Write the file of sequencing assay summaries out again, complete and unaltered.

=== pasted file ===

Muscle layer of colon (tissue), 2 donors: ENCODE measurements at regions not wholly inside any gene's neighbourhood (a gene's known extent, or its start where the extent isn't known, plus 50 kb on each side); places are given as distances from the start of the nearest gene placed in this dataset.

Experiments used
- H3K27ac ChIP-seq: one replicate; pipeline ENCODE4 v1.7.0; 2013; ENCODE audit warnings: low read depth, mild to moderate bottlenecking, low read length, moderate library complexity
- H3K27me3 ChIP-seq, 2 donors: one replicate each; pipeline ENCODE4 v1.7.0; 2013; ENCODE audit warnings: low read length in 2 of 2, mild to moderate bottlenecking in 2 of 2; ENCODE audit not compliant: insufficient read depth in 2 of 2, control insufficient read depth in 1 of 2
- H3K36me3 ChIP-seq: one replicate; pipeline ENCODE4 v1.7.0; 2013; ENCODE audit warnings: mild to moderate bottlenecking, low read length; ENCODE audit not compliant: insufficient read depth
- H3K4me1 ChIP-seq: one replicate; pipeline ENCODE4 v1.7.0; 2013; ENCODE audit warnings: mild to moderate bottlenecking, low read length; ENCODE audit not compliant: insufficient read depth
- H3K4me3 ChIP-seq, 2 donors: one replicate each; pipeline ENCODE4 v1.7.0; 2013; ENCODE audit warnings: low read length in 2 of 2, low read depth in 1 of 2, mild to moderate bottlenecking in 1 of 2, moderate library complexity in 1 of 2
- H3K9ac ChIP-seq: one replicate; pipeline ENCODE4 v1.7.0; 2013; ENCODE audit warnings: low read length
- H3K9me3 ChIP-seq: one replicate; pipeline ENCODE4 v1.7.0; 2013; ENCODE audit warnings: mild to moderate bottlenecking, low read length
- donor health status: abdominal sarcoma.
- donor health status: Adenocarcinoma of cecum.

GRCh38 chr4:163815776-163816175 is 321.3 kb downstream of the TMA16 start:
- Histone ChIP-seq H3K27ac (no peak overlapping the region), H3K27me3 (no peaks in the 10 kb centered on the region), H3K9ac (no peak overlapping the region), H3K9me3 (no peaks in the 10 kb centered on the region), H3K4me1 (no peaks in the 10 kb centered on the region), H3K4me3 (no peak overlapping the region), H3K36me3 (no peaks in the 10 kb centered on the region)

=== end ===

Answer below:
Muscle layer of colon (tissue), 2 donors: ENCODE measurements at regions not wholly inside any gene's neighbourhood (a gene's known extent, or its start where the extent isn't known, plus 50 kb on each side); places are given as distances from the start of the nearest gene placed in this dataset.

Experiments used
- H3K27ac ChIP-seq: one replicate; pipeline ENCODE4 v1.7.0; 2013; ENCODE audit warnings: low read depth, mild to moderate bottlenecking, low read length, moderate library complexity
- H3K27me3 ChIP-seq, 2 donors: one replicate each; pipeline ENCODE4 v1.7.0; 2013; ENCODE audit warnings: low read length in 2 of 2, mild to moderate bottlenecking in 2 of 2; ENCODE audit not compliant: insufficient read depth in 2 of 2, control insufficient read depth in 1 of 2
- H3K36me3 ChIP-seq: one replicate; pipeline ENCODE4 v1.7.0; 2013; ENCODE audit warnings: mild to moderate bottlenecking, low read length; ENCODE audit not compliant: insufficient read depth
- H3K4me1 ChIP-seq: one replicate; pipeline ENCODE4 v1.7.0; 2013; ENCODE audit warnings: mild to moderate bottlenecking, low read length; ENCODE audit not compliant: insufficient read depth
- H3K4me3 ChIP-seq, 2 donors: one replicate each; pipeline ENCODE4 v1.7.0; 2013; ENCODE audit warnings: low read length in 2 of 2, low read depth in 1 of 2, mild to moderate bottlenecking in 1 of 2, moderate library complexity in 1 of 2
- H3K9ac ChIP-seq: one replicate; pipeline ENCODE4 v1.7.0; 2013; ENCODE audit warnings: low read length
- H3K9me3 ChIP-seq: one replicate; pipeline ENCODE4 v1.7.0; 2013; ENCODE audit warnings: mild to moderate bottlenecking, low read length
- donor health status: abdominal sarcoma.
- donor health status: Adenocarcinoma of cecum.

GRCh38 chr4:163815776-163816175 is 321.3 kb downstream of the TMA16 start:
- Histone ChIP-seq H3K27ac (no peak overlapping the region), H3K27me3 (no peaks in the 10 kb centered on the region), H3K9ac (no peak overlapping the region), H3K9me3 (no peaks in the 10 kb centered on the region), H3K4me1 (no peaks in the 10 kb centered on the region), H3K4me3 (no peak overlapping the region), H3K36me3 (no peaks in the 10 kb centered on the region)